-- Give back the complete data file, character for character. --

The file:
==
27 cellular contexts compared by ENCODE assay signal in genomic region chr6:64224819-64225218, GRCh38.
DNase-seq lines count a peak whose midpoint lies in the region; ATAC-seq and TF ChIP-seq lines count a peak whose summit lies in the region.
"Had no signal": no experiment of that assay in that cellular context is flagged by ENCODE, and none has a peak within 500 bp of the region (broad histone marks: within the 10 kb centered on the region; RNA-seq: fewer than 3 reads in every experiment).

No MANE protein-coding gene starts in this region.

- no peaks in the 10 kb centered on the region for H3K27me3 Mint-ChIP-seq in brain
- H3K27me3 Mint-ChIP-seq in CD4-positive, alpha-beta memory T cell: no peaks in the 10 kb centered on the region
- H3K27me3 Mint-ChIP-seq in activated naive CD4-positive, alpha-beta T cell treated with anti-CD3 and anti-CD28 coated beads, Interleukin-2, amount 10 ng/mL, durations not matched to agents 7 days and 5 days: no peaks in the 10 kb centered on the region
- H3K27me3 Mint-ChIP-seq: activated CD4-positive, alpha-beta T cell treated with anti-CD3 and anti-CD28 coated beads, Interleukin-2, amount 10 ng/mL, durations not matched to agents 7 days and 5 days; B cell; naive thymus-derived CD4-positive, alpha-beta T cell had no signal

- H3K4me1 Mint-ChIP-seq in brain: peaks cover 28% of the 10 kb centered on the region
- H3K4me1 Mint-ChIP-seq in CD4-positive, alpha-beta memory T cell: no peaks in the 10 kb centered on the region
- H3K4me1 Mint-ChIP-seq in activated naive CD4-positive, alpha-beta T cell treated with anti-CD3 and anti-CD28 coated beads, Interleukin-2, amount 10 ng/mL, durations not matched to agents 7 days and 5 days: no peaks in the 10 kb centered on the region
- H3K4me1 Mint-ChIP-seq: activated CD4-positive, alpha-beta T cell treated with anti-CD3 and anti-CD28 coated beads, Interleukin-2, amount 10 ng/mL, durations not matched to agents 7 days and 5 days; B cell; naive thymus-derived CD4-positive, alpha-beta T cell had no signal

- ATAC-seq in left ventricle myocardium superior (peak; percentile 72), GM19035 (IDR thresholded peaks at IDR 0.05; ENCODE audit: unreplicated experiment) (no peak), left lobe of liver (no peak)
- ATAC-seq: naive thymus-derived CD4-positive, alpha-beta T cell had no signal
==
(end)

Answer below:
27 cellular contexts compared by ENCODE assay signal in genomic region chr6:64224819-64225218, GRCh38.
DNase-seq lines count a peak whose midpoint lies in the region; ATAC-seq and TF ChIP-seq lines count a peak whose summit lies in the region.
"Had no signal": no experiment of that assay in that cellular context is flagged by ENCODE, and none has a peak within 500 bp of the region (broad histone marks: within the 10 kb centered on the region; RNA-seq: fewer than 3 reads in every experiment).

No MANE protein-coding gene starts in this region.

- no peaks in the 10 kb centered on the region for H3K27me3 Mint-ChIP-seq in brain
- H3K27me3 Mint-ChIP-seq in CD4-positive, alpha-beta memory T cell: no peaks in the 10 kb centered on the region
- H3K27me3 Mint-ChIP-seq in activated naive CD4-positive, alpha-beta T cell treated with anti-CD3 and anti-CD28 coated beads, Interleukin-2, amount 10 ng/mL, durations not matched to agents 7 days and 5 days: no peaks in the 10 kb centered on the region
- H3K27me3 Mint-ChIP-seq: activated CD4-positive, alpha-beta T cell treated with anti-CD3 and anti-CD28 coated beads, Interleukin-2, amount 10 ng/mL, durations not matched to agents 7 days and 5 days; B cell; naive thymus-derived CD4-positive, alpha-beta T cell had no signal

- H3K4me1 Mint-ChIP-seq in brain: peaks cover 28% of the 10 kb centered on the region
- H3K4me1 Mint-ChIP-seq in CD4-positive, alpha-beta memory T cell: no peaks in the 10 kb centered on the region
- H3K4me1 Mint-ChIP-seq in activated naive CD4-positive, alpha-beta T cell treated with anti-CD3 and anti-CD28 coated beads, Interleukin-2, amount 10 ng/mL, durations not matched to agents 7 days and 5 days: no peaks in the 10 kb centered on the region
- H3K4me1 Mint-ChIP-seq: activated CD4-positive, alpha-beta T cell treated with anti-CD3 and anti-CD28 coated beads, Interleukin-2, amount 10 ng/mL, durations not matched to agents 7 days and 5 days; B cell; naive thymus-derived CD4-positive, alpha-beta T cell had no signal

- ATAC-seq in left ventricle myocardium superior (peak; percentile 72), GM19035 (IDR thresholded peaks at IDR 0.05; ENCODE audit: unreplicated experiment) (no peak), left lobe of liver (no peak)
- ATAC-seq: naive thymus-derived CD4-positive, alpha-beta T cell had no signal